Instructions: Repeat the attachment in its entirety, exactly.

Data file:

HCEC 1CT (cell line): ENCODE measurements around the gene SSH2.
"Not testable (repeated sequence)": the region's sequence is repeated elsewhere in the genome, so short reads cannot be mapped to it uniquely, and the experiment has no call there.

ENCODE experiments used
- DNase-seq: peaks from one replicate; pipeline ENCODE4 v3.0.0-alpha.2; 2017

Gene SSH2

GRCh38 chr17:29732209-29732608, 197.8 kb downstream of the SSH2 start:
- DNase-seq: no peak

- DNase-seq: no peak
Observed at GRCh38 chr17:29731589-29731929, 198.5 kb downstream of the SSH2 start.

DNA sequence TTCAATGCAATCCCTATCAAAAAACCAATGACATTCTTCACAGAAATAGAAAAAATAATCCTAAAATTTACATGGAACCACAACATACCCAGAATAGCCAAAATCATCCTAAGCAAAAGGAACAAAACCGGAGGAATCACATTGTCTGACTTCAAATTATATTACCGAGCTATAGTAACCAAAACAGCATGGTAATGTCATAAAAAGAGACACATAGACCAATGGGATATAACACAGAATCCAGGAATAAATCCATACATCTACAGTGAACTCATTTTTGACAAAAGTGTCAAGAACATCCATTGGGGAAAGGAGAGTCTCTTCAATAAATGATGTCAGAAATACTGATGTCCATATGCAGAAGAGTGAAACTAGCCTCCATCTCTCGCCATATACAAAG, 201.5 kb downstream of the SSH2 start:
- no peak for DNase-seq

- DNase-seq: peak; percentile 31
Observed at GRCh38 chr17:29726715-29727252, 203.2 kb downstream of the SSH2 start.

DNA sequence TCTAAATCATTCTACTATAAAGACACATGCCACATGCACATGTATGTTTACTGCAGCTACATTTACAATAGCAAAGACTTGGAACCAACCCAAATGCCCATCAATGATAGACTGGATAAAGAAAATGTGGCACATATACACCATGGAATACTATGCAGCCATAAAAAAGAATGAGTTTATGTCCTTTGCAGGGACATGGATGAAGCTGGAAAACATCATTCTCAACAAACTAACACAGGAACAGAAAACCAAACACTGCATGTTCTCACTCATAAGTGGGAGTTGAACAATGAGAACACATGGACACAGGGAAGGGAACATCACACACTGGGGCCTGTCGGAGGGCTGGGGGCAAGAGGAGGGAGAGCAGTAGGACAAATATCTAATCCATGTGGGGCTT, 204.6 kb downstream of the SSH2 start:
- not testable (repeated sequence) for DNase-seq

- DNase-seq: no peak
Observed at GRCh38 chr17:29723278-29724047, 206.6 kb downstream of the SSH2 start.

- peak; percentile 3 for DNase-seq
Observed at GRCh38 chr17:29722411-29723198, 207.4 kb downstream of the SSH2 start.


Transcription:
HCEC 1CT (cell line): ENCODE measurements around the gene SSH2.
"Not testable (repeated sequence)": the region's sequence is repeated elsewhere in the genome, so short reads cannot be mapped to it uniquely, and the experiment has no call there.

ENCODE experiments used
- DNase-seq: peaks from one replicate; pipeline ENCODE4 v3.0.0-alpha.2; 2017

Gene SSH2

GRCh38 chr17:29732209-29732608, 197.8 kb downstream of the SSH2 start:
- DNase-seq: no peak

- DNase-seq: no peak
Observed at GRCh38 chr17:29731589-29731929, 198.5 kb downstream of the SSH2 start.

DNA sequence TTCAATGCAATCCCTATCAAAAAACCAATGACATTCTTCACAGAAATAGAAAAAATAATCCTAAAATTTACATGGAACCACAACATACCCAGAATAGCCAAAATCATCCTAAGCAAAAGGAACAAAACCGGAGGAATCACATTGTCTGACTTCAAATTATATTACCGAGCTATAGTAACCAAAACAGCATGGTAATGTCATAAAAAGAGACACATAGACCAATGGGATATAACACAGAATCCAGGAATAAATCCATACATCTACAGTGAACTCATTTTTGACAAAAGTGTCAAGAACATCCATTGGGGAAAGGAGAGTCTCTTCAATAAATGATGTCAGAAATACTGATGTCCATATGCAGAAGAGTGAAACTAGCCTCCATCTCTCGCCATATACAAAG, 201.5 kb downstream of the SSH2 start:
- no peak for DNase-seq

- DNase-seq: peak; percentile 31
Observed at GRCh38 chr17:29726715-29727252, 203.2 kb downstream of the SSH2 start.

DNA sequence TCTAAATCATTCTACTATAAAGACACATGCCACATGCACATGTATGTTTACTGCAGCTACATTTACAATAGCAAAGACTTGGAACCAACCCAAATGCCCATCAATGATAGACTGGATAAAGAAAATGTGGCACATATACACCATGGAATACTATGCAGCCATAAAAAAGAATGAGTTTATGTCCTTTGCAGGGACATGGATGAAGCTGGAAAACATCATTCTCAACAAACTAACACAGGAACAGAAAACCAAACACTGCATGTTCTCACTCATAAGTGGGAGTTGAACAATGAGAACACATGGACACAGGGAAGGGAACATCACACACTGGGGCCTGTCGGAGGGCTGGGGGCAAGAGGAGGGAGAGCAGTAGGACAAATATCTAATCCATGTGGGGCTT, 204.6 kb downstream of the SSH2 start:
- not testable (repeated sequence) for DNase-seq

- DNase-seq: no peak
Observed at GRCh38 chr17:29723278-29724047, 206.6 kb downstream of the SSH2 start.

- peak; percentile 3 for DNase-seq
Observed at GRCh38 chr17:29722411-29723198, 207.4 kb downstream of the SSH2 start.